Max is mad, and hoo-boy do we mean that in every sense of the word. He's angry—at everyone, it seems, but especially at anyone who trucks with his car. And he's stone cold crazy. It's the nasty and inevitable side effect of being a Lone Ranger in an empty world.
When we meet Max, we can barely even see his face. As director Miller put it in an interview for the DVD extras, "he's no different than a wild animal." Hardy adds in his own interview that Max is "monosyllabic, can't talk, doesn't know his own voice."
Plus, he's covered in dirt and, yes, hair. It's clear this dude hasn't seen the business end of a razor—or a shower head, for that matter—in quite some time. But he also probably couldn't give less of a hoot. After all, as he puts it:
"I am the one who runs from both the living and the dead."
Who are the living? Well that part's easy. If Max wants to survive, he's got to outrun any number of rampaging gangs ready to make swift work of him and his car. That's just life in post-apocalyptic Australia. But what about the dead? Why must Max run from the dead?
This, folks, is a harder question to answer. Here's what we do know: throughout the movie, Max is haunted by voices and visions. He sees a young girl, an old man, and a bunch of other people who all accuse him of abandoning them somehow. While we don't get many details beyond that, we can guess that at some point in his wanderings, Max came upon some people who needed his help.
And he failed them.
Those now dead people haunt him day and night, which sounds like nothing but a bummer. But these visions are also Max's prime motivator. At first, he runs from them. But as he gets to know Furiosa and her "righteous cause," he begins to see a way to make up for his past mistakes.
At Fury Road's beginning, Max is what the war boys call "a raging feral."
From that, we can gather than in this reality, it's not all that rare for a loner like Max to spend his days slowly becoming more and more nuts. There's gotta be more than one crazed loner around. We mean, think about it: the world as we know it has gone to hell in a handbasket, and it's not like Max has a lot of people to talk to.
He demonstrates his particular brand of crazy in a number of ways:
(1) He fights dirty. Check out how he fights his way through a billion war boys in the movie's first sequence. The dude really is reduced to only one instinct. We don't see him cleverly making a plan, or trying to charm his way out of the situation. He just rages.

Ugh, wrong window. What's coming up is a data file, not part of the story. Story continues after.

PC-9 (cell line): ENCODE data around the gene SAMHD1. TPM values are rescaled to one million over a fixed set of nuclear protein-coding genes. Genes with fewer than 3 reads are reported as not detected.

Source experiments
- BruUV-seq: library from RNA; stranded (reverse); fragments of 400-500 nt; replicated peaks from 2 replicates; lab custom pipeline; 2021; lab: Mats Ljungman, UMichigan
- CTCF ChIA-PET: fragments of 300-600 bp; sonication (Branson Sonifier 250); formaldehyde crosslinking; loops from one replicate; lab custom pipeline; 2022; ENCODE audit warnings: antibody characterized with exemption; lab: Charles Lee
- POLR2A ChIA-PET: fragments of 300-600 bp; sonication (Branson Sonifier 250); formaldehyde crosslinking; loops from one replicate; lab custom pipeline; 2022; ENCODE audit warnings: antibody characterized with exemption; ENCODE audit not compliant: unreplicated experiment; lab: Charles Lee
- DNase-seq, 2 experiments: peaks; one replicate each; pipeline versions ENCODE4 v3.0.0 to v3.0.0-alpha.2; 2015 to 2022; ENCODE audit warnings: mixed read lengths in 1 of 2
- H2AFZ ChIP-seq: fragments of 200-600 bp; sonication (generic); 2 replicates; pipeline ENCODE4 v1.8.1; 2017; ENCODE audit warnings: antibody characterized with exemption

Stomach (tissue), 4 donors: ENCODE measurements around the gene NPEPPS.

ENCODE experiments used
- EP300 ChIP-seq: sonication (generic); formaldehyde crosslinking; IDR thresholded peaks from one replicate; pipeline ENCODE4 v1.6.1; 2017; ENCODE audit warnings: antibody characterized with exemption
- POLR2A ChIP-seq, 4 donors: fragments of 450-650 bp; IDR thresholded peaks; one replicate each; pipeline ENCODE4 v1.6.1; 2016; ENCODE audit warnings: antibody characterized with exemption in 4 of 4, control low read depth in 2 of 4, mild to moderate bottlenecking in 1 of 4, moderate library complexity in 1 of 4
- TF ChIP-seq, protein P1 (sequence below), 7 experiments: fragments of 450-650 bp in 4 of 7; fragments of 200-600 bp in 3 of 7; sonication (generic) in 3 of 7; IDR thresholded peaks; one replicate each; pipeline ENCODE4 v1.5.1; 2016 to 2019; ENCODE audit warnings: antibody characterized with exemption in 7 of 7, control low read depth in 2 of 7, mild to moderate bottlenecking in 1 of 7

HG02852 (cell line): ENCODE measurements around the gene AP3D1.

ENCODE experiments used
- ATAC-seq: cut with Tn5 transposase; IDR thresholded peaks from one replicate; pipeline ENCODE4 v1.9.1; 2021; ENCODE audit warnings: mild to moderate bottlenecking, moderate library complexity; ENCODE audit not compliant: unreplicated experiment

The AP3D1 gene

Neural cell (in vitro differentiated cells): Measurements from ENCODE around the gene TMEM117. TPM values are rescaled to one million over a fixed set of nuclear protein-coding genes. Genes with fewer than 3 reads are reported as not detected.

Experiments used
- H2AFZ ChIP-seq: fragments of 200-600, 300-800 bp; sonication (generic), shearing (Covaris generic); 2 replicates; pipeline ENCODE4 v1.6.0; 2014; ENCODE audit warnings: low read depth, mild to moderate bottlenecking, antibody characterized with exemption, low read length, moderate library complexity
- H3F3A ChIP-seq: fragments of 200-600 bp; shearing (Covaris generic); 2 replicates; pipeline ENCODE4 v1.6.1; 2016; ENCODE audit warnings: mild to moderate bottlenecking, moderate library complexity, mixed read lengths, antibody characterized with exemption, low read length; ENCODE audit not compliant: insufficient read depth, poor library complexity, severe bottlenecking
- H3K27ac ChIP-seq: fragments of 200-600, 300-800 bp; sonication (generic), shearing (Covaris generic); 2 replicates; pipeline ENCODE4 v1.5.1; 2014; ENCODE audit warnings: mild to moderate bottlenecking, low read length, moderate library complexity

(2) He doesn't talk. Mostly he grunts. When he does talk, it's to yell at people for stealing his car. And his blood. And for almost lancing him in the head with a thunderstick.
(3) He doesn't show remorse. He's totally ready to leave Furiosa and the women stranded in the desert. Clearly this is someone who's been living far beyond social mores and ethics.
Okay. So if Max has gone all the way 'round the bend at the movie's beginning, the question on everyone's mind should be, does he gain back his sanity by film's end?
What's not debatable, though, is that he does stumble upon some reasons to get his act together: Furiosa and the women. Once he throws his lot in with them, things start to change for our hero—and that's the arc we're interested in.
So when do things start to change exactly?
When the women first meet him, they're not exactly fans. Dag calls him "a crazy lunatic who likes to eat schlanger." We'll let you brush up on your Aussie slang on your own. Just know that's not exactly Dag's version of a compliment.
To be fair, Max doesn't make a polite entrance. He comes on the scene ready to steal their truck and shows himself capable of hurting them if necessary. Furiosa clearly doesn't trust him, but resigns herself to letting him ride along because she doesn't have a choice.
She learns to work with what she's given, though. A few scenes later, Furiosa asks Max to tell her his name, so that she'll know what to yell when she needs him to drive the rig. "Does it matter?" Max asks. Right there, we get a good sense of just how hard it will be for Max to reclaim his own humanity. For so long, his name hasn't mattered at all.
So why should it now?